The Pamphlet Collection of Sir Robert Stout: Volume 8
Sir George Grey's Address to his Constituents
Sir George Grey's Address to his Constituents.
In the evening Sir George Grey, Premier and representative of the Thames, addressed his constituents in the Theatre Royal, Grahamstown, before a crowded and overflowing audience, which could not have numbered less than 1000 persons. Sir George Grey was half-an-hour late in arriving, but when he arrived, accompanied by Br Kilgour and friends, he was received with deafening rounds of cheers.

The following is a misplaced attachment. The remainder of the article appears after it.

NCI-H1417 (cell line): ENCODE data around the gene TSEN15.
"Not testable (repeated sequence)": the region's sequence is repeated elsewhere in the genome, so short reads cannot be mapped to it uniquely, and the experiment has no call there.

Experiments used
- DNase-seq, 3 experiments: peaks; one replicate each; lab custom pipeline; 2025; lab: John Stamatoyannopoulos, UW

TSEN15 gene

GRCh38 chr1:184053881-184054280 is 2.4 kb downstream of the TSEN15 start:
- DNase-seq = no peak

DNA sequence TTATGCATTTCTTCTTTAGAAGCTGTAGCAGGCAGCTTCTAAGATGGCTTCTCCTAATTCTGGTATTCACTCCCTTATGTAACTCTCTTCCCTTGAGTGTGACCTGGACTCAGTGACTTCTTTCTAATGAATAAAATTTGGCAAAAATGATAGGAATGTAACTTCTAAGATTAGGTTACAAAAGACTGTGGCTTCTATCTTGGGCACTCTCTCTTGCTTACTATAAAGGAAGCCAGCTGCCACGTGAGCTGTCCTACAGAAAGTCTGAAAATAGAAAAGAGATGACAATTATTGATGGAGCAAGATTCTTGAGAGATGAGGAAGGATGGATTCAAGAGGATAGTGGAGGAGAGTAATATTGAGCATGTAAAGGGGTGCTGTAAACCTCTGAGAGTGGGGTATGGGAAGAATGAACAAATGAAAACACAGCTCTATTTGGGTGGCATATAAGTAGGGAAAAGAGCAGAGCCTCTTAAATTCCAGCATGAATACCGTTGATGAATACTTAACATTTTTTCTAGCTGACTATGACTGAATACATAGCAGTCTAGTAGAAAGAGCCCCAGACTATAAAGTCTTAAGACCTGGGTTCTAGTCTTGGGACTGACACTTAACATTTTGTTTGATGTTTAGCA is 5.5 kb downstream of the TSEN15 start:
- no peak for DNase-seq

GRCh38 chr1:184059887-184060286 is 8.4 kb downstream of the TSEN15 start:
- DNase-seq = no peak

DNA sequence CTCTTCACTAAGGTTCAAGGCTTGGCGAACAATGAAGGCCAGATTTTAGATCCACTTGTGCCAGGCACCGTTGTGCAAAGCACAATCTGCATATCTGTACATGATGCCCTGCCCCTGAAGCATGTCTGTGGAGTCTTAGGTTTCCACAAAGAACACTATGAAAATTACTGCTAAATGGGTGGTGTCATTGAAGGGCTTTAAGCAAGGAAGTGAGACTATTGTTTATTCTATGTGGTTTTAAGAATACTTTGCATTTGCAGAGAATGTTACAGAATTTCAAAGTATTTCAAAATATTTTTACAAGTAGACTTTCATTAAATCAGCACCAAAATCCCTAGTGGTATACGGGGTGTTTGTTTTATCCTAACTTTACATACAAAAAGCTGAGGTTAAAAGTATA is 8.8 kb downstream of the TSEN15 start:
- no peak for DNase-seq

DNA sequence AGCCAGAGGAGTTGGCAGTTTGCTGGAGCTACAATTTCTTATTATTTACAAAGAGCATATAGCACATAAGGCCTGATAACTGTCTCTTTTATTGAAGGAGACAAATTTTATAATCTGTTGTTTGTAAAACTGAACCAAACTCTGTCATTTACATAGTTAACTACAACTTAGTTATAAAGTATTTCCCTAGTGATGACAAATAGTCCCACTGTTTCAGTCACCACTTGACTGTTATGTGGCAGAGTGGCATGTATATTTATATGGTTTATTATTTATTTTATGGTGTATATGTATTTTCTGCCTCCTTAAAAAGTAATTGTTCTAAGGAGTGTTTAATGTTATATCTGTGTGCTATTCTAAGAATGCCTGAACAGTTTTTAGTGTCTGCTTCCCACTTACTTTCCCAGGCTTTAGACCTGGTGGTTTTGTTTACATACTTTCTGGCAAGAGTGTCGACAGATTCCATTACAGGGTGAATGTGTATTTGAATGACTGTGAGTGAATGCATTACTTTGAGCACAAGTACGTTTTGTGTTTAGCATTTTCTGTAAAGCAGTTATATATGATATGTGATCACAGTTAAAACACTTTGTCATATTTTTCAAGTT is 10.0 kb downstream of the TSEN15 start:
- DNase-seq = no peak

Mr W. McCullough took the chair, on the motion of Mr Greenwood, seconded by Mr Hansen, and after a pause to await the arrival of Sir George Grey he said that he was looking forward like them to the pleasure to be derived from Sir George Grey's address. To Sir George the Thames community were indebted, and should forever be grateful. He had proved himself the best friend the Thames had ever had. (Cheers). If anything were wanting to prove that such was the case they could point to the successful turning of the first sod of the Thames Valley Railway, which that day had been inaugurated. (Cheers). Sir George's interest in the Thames Harbour Bill would also be for ever remembered with gratitude by the people of the Thames. He would not detain them any longer, but introduce Sir George Grey. (Cheers).